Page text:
Two Girls and a Guy
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They're as different as they are beautiful, but Carla (Heather Graham) and Lou (Natasha Gregson Wagner) have more in common than meets the eye. Each thinks she has the world's greatest boyfriend - until both realize they're talking about the same guy! Sparks fly when the two girls discover Blake's deception and team up to confront their lying, two-timing lover.
Two very different but equally smashing young women find themselves sharing the sidewalk outside a Soho apartment. Both blond Carla (Heather Graham, pre-Boogie Nights) and the dark-haired Lou (Natasha Gregson Wagner, daughter of Natalie Wood) are waiting for the same guy, an actor named Blake (Robert Downey Jr.), who--unbeknownst to either--has been sleeping with both of them for the past year. They break into Blake's pad and trade can-you-beat-that? anecdotes of his duplicity while waiting for him to show. Show he eventually does, and the mind games begin.
All three players are terrific, with Wagner enjoying a slight edge over indie veteran Graham because her character is fiercer and she's a new screen presence. But it's Downey who rules, partly because director James Toback wrote the script in direct response to seeing his old pal (Downey had starred in his 1987 movie The Pick-Up Artist) in a jail-house news feed after his first well-publicized arrest on drug charges. Actually, Downey's most amazing scene--a long soliloquy in front of a mirror--was largely improvised; it's a passage of monumental self-deception, self-revelation, and sheer genius. As exasperating as it is compelling, Two Girls and a Guy is one of the most provocative films of the '90s. --Richard T. Jameson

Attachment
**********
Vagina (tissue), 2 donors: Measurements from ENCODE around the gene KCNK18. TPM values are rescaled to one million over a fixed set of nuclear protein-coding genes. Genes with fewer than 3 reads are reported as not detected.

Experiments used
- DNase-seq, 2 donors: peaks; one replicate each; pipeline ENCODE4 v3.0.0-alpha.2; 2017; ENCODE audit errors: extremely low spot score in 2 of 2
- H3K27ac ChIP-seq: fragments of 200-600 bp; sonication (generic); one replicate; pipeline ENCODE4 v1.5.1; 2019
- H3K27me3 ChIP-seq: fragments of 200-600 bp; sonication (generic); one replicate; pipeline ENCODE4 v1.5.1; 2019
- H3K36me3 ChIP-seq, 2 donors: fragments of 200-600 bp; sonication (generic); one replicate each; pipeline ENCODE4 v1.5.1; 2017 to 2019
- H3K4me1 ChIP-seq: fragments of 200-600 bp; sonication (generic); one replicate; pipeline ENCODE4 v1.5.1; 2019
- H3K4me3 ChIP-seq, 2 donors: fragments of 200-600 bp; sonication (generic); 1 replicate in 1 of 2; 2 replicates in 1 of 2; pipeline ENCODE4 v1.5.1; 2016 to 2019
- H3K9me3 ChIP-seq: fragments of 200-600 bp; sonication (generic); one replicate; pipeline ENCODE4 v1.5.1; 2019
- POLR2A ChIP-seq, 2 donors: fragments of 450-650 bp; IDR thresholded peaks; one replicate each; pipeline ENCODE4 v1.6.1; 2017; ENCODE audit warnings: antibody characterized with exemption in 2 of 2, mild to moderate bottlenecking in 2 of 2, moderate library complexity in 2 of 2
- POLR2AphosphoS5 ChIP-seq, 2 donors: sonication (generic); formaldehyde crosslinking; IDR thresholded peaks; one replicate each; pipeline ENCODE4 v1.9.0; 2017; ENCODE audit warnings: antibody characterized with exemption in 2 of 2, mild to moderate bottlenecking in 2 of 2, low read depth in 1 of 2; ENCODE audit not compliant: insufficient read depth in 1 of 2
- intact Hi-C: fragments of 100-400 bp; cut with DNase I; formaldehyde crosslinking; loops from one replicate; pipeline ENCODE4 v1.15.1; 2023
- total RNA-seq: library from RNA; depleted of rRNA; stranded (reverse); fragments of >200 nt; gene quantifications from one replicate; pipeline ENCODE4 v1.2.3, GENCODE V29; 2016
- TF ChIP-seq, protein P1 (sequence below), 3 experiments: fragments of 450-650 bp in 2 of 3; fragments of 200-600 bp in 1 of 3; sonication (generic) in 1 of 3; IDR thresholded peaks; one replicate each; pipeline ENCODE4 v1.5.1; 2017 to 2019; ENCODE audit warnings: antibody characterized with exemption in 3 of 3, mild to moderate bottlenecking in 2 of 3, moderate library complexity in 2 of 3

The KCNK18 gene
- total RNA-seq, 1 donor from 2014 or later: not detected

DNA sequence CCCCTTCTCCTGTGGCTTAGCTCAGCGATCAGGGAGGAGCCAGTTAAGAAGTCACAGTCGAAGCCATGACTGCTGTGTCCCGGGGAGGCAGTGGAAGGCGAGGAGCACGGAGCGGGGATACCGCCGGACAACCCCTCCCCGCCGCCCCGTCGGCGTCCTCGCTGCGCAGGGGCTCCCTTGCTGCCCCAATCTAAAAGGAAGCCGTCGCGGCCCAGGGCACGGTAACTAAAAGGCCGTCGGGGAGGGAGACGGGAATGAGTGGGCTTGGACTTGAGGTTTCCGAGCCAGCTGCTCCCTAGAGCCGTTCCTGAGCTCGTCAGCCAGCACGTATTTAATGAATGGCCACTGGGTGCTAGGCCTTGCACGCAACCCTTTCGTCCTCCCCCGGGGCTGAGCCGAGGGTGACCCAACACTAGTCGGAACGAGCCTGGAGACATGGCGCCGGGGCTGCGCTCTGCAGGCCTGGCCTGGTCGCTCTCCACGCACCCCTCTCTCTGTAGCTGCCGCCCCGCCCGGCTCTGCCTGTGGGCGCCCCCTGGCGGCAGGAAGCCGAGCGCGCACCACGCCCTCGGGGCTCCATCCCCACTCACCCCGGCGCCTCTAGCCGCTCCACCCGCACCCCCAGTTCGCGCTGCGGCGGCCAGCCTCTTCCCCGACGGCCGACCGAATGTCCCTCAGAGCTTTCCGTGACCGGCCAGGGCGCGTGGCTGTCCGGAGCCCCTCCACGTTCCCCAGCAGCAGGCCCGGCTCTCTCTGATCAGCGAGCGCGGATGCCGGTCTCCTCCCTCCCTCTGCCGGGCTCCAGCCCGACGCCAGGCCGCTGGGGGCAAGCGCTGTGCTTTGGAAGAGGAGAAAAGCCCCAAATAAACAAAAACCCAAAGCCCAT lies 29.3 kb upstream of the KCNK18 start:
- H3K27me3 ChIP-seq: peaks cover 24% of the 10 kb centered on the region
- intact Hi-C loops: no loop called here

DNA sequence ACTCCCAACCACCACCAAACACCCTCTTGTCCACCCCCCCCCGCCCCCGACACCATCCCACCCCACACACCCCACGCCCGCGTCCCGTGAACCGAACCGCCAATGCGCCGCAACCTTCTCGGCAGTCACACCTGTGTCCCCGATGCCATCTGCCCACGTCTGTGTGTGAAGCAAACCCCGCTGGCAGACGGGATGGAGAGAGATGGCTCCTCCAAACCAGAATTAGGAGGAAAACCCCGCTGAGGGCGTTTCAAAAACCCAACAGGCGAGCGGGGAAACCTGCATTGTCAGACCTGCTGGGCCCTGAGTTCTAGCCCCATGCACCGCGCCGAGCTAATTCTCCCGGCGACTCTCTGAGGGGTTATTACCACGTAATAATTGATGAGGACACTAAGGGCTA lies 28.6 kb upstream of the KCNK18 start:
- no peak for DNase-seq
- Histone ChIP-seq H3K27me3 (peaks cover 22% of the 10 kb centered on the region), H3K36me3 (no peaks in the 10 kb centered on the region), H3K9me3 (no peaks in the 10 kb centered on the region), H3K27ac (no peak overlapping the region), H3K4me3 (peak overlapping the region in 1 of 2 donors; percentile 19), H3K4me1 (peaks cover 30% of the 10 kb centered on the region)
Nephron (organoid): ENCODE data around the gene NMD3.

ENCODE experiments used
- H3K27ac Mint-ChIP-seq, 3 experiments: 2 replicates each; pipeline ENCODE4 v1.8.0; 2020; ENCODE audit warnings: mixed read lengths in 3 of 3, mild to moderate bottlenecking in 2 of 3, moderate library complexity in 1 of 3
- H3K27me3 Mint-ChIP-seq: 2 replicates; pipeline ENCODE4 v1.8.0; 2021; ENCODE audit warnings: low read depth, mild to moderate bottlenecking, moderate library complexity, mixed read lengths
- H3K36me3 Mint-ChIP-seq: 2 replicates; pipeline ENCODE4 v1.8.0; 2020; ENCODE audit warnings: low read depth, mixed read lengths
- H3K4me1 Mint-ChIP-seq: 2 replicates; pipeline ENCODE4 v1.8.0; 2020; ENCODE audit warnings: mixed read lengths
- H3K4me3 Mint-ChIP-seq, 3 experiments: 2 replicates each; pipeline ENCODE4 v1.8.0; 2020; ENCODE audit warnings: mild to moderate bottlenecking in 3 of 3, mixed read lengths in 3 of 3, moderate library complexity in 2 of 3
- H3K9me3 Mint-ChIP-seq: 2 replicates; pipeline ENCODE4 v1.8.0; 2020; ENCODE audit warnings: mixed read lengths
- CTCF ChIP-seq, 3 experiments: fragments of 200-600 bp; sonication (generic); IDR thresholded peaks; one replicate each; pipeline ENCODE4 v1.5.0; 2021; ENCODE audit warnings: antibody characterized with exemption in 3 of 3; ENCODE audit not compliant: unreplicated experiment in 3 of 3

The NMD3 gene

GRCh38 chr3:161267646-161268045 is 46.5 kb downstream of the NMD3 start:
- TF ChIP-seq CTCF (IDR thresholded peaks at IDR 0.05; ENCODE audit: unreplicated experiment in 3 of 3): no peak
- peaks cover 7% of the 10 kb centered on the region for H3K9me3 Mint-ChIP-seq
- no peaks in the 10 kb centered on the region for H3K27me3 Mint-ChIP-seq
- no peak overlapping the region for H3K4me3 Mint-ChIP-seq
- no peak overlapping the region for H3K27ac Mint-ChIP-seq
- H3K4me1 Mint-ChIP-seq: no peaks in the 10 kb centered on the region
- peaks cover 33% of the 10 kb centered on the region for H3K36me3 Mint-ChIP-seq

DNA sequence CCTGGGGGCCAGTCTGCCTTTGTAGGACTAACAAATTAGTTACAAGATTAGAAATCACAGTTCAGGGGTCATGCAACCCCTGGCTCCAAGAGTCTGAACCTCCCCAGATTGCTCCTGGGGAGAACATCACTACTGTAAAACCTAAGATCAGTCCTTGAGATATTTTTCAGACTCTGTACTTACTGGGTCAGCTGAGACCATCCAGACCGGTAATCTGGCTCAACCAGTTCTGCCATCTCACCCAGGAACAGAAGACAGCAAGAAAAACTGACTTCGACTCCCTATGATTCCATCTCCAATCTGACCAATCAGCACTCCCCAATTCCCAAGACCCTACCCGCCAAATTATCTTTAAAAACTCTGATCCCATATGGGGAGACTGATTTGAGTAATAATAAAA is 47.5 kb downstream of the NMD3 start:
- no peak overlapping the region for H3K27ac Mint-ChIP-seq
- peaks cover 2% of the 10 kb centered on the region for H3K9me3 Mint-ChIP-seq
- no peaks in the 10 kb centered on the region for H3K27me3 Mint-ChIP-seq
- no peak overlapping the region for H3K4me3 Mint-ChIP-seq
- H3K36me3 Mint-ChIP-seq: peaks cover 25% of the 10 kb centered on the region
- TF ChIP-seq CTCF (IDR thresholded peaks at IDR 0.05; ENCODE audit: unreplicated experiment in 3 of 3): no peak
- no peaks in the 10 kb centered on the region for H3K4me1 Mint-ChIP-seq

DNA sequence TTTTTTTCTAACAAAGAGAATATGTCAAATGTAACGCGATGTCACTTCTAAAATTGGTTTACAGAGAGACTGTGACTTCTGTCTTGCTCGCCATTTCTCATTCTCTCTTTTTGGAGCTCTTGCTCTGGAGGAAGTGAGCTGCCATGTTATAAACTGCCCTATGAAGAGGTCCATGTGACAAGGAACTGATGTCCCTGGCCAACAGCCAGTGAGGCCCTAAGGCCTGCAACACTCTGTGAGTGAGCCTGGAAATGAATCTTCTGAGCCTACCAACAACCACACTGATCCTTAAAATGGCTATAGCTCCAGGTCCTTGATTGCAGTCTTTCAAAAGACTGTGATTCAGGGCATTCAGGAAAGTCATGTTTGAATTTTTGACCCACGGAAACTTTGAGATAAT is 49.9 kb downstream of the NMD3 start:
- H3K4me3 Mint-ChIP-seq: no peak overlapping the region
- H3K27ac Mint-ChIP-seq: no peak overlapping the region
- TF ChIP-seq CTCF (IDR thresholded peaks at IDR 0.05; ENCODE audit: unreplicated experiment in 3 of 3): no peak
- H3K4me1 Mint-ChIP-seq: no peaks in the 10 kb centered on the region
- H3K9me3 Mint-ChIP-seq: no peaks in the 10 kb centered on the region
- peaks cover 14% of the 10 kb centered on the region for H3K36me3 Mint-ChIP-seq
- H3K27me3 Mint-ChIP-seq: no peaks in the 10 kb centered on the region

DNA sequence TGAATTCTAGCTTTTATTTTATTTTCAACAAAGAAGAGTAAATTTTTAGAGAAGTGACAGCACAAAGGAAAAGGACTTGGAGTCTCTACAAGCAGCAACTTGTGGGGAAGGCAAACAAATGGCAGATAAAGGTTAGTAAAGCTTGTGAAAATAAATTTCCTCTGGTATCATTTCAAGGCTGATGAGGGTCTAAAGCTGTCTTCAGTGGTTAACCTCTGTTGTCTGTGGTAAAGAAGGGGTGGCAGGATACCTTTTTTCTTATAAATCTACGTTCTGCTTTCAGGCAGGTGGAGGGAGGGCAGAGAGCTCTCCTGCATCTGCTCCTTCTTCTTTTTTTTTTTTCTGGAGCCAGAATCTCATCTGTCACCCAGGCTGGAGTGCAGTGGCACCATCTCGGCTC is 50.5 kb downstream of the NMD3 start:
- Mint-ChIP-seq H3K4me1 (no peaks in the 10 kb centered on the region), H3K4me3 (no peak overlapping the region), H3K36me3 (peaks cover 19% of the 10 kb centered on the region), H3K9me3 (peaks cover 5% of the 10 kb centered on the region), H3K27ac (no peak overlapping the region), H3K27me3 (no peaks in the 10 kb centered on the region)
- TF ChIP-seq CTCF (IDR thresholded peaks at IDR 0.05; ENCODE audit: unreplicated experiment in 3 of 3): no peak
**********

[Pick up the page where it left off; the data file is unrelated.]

Top Customer Reviews
It would be a terrific exercise/experiment/experience to know enough of each person to contextualize why they did or did not like this film. I actually typically find I like films that sprawl across cities and countries, epic of backdrop. But what was so fantastic about this film is that it was epic of performance, of communication, of a different landscape of love than one normally encounters in films.
I suppose, cinematographically (sp), it unfolds like a expanded play or a focused Mamet film. I remember exclaiming, during a particularly heated argument-communication, "that's how it IS!" -- there were just so many incredibly authentic relationship-communication details in a movie largely about deceits (self and other) and truths.
I believe I saw the film "Jules et Jim" after this (although it is much older) but was terrifically excited to see the fim poster for "Jules et Jim" hanging on a wall in Downey's apt. Ok, point. The POINT is that this film is ultimately an exploration of the complexities and vagaries of love and sexuality. Not that this film was a successful (or intentional) treatment of polyamory of open/liberated love, it did touch upon this possibility in a way I appreciated.
Ok, ok, so I haven't seen it in awhile but, at the time, I saw it probably 4 or 5 times. If you're really interested in relationship dynamics; if you're interested in seeing communication and conversations that have an air of reality and authenticity (better than reality shows, imho, because there is still an intentionality to the direction...Read more ›
Most Recent Customer Reviews
Love the plot, but sad that him and the blonde left the other girl out of it. But it was so good the way he tried to lie himself out of dating both girls.Published 3 months ago by Kim Wachowiak
I enjoyed this movie, the girls had good energy, and it was difficult to predict the outcome.Published 14 months ago by Louis Maticic
It was boring and the dialog was a conversation that people would have in real life. But, to watch a movie that was about the dialog scene was very disapopointing. Read morePublished 14 months ago by Lainie